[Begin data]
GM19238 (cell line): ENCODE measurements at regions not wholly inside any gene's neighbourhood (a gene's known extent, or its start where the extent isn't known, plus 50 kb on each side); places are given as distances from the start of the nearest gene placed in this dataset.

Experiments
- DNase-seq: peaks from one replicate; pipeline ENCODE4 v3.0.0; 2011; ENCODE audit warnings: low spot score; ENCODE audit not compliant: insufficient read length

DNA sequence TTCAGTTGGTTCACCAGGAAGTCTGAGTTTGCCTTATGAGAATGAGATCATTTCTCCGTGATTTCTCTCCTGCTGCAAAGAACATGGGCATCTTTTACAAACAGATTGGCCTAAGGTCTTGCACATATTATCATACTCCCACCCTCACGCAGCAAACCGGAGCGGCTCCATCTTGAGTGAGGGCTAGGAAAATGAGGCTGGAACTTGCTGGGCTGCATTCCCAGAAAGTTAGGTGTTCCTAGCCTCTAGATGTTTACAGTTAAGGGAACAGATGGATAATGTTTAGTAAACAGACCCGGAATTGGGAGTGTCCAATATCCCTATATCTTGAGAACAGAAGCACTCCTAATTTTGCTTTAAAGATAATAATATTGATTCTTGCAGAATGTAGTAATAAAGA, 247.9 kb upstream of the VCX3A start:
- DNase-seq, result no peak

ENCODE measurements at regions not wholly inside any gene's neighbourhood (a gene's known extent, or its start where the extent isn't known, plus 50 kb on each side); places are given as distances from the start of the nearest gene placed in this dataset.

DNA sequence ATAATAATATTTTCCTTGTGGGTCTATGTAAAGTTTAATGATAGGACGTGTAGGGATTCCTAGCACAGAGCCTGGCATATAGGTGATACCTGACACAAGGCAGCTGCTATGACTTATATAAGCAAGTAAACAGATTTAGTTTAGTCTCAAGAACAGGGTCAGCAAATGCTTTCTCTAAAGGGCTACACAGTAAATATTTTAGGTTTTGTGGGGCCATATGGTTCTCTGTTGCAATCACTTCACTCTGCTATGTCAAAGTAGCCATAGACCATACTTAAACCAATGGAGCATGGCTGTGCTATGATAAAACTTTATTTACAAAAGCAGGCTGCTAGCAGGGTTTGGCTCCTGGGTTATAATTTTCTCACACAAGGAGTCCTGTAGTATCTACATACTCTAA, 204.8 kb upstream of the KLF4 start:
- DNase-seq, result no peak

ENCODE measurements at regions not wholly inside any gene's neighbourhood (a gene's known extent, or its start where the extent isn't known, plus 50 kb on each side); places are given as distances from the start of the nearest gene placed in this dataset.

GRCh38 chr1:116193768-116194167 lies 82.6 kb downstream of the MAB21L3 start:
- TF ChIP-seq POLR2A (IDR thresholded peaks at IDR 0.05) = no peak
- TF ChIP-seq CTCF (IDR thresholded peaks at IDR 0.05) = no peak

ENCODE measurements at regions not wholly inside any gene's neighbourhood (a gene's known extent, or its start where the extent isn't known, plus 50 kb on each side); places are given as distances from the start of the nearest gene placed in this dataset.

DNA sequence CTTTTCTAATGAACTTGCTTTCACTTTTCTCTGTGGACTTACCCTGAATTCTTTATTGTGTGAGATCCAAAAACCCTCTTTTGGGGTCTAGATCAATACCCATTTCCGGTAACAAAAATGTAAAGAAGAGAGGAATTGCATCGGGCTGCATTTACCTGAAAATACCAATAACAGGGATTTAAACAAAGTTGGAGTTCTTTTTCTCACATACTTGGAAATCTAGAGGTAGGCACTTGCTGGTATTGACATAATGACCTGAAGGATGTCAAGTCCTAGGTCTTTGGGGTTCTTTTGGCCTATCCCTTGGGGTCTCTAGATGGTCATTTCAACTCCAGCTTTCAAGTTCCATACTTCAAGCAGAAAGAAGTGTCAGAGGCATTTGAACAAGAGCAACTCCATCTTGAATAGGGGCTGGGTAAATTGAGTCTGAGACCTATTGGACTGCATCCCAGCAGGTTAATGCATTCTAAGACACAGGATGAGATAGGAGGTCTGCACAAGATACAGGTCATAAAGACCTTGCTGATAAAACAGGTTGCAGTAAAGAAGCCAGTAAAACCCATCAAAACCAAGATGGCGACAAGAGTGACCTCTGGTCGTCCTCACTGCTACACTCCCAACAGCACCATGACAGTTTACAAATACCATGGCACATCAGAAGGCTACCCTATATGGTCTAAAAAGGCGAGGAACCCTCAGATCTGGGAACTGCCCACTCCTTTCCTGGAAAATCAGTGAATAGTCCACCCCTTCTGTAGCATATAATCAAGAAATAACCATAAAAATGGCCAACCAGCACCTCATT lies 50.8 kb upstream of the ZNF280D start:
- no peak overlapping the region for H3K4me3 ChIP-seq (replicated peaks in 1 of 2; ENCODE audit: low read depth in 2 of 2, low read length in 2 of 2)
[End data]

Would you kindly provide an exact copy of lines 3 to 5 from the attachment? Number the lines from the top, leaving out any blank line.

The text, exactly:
- DNase-seq: peaks from one replicate; pipeline ENCODE4 v3.0.0; 2011; ENCODE audit warnings: low spot score; ENCODE audit not compliant: insufficient read length

DNA sequence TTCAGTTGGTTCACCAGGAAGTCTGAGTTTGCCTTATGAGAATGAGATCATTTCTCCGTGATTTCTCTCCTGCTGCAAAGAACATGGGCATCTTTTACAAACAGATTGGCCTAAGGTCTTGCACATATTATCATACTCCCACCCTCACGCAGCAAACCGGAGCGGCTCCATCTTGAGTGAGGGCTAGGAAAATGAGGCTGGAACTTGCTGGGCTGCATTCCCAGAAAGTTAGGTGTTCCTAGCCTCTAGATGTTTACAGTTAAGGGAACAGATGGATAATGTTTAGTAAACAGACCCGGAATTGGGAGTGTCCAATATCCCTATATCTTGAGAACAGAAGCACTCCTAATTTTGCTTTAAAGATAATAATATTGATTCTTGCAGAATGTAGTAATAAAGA, 247.9 kb upstream of the VCX3A start:
- DNase-seq, result no peak